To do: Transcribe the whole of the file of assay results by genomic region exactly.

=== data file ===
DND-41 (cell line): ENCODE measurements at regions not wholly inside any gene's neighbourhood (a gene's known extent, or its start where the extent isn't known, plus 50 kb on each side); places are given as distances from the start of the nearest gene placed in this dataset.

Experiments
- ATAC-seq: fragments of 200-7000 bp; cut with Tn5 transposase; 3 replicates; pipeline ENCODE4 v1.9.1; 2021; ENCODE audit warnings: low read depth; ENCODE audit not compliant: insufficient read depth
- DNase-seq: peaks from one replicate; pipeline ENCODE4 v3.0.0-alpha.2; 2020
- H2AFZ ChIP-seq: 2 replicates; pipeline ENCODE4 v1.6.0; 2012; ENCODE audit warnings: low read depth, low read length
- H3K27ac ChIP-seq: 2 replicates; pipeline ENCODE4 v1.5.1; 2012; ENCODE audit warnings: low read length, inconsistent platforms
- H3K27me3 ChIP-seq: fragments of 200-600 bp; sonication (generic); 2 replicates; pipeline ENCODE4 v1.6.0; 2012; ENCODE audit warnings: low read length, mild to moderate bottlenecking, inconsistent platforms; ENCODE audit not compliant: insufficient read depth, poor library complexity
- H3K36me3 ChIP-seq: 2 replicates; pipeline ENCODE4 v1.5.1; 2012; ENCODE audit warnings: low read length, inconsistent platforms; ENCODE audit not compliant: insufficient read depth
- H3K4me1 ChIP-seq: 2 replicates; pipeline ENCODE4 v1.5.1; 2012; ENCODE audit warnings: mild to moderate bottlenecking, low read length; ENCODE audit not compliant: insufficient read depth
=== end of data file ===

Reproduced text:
DND-41 (cell line): ENCODE measurements at regions not wholly inside any gene's neighbourhood (a gene's known extent, or its start where the extent isn't known, plus 50 kb on each side); places are given as distances from the start of the nearest gene placed in this dataset.

Experiments
- ATAC-seq: fragments of 200-7000 bp; cut with Tn5 transposase; 3 replicates; pipeline ENCODE4 v1.9.1; 2021; ENCODE audit warnings: low read depth; ENCODE audit not compliant: insufficient read depth
- DNase-seq: peaks from one replicate; pipeline ENCODE4 v3.0.0-alpha.2; 2020
- H2AFZ ChIP-seq: 2 replicates; pipeline ENCODE4 v1.6.0; 2012; ENCODE audit warnings: low read depth, low read length
- H3K27ac ChIP-seq: 2 replicates; pipeline ENCODE4 v1.5.1; 2012; ENCODE audit warnings: low read length, inconsistent platforms
- H3K27me3 ChIP-seq: fragments of 200-600 bp; sonication (generic); 2 replicates; pipeline ENCODE4 v1.6.0; 2012; ENCODE audit warnings: low read length, mild to moderate bottlenecking, inconsistent platforms; ENCODE audit not compliant: insufficient read depth, poor library complexity
- H3K36me3 ChIP-seq: 2 replicates; pipeline ENCODE4 v1.5.1; 2012; ENCODE audit warnings: low read length, inconsistent platforms; ENCODE audit not compliant: insufficient read depth
- H3K4me1 ChIP-seq: 2 replicates; pipeline ENCODE4 v1.5.1; 2012; ENCODE audit warnings: mild to moderate bottlenecking, low read length; ENCODE audit not compliant: insufficient read depth